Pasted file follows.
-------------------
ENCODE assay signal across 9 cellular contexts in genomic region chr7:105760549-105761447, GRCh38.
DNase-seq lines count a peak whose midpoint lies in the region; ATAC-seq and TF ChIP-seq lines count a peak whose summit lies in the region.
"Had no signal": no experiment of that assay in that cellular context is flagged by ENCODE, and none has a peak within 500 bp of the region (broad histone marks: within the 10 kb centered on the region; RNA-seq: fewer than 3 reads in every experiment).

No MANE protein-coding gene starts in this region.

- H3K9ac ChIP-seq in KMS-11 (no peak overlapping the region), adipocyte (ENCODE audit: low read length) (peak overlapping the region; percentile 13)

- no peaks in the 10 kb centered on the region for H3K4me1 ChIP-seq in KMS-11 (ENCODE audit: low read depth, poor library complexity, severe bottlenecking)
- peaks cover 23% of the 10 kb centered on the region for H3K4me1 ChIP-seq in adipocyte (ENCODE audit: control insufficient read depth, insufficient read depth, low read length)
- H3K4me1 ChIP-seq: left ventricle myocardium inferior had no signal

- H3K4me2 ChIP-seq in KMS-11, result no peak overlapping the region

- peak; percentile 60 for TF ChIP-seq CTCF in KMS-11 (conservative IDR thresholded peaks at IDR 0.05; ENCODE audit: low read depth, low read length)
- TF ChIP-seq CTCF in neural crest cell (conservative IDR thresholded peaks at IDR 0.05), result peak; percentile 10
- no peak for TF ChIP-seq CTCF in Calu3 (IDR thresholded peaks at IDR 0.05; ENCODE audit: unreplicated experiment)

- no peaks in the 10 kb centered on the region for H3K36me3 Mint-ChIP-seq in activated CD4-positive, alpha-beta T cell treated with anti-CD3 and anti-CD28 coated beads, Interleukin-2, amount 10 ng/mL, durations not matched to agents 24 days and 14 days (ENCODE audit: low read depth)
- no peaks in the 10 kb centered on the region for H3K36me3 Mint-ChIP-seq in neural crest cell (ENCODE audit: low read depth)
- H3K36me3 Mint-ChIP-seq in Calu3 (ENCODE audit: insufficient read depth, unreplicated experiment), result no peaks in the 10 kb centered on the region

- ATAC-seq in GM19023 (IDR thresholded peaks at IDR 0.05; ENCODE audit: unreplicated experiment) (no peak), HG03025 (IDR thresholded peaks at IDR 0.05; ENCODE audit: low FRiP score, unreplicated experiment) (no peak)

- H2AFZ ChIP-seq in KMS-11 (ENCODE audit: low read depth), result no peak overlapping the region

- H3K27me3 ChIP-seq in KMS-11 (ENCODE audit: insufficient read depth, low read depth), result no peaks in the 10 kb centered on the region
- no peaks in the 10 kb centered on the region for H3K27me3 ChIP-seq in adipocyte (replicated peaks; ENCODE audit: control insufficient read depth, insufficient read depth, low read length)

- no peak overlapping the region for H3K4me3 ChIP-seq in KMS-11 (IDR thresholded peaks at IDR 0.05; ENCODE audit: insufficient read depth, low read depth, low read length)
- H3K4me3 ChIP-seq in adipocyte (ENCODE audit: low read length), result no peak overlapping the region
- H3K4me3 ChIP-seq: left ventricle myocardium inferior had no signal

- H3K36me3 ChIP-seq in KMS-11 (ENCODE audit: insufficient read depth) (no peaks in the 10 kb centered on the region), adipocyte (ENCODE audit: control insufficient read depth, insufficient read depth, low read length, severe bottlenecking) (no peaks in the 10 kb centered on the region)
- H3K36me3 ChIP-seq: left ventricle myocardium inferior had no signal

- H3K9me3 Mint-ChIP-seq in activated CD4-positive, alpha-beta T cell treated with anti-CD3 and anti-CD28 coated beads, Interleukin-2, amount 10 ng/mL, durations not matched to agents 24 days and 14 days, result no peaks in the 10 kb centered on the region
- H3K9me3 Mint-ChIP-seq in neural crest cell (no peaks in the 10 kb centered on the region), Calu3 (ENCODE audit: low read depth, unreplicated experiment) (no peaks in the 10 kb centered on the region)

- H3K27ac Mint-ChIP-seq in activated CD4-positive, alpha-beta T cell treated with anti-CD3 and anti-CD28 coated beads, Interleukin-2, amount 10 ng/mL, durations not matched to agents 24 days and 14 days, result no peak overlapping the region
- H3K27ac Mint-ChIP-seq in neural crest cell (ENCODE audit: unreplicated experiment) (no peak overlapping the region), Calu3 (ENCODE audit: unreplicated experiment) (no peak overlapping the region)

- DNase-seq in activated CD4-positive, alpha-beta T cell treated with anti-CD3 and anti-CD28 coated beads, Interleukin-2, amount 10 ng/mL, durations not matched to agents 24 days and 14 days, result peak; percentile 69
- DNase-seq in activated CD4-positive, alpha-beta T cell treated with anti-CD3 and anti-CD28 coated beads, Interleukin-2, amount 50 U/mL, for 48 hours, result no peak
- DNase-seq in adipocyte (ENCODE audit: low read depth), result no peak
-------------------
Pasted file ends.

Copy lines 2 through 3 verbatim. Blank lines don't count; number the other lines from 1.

DNase-seq lines count a peak whose midpoint lies in the region; ATAC-seq and TF ChIP-seq lines count a peak whose summit lies in the region.
"Had no signal": no experiment of that assay in that cellular context is flagged by ENCODE, and none has a peak within 500 bp of the region (broad histone marks: within the 10 kb centered on the region; RNA-seq: fewer than 3 reads in every experiment).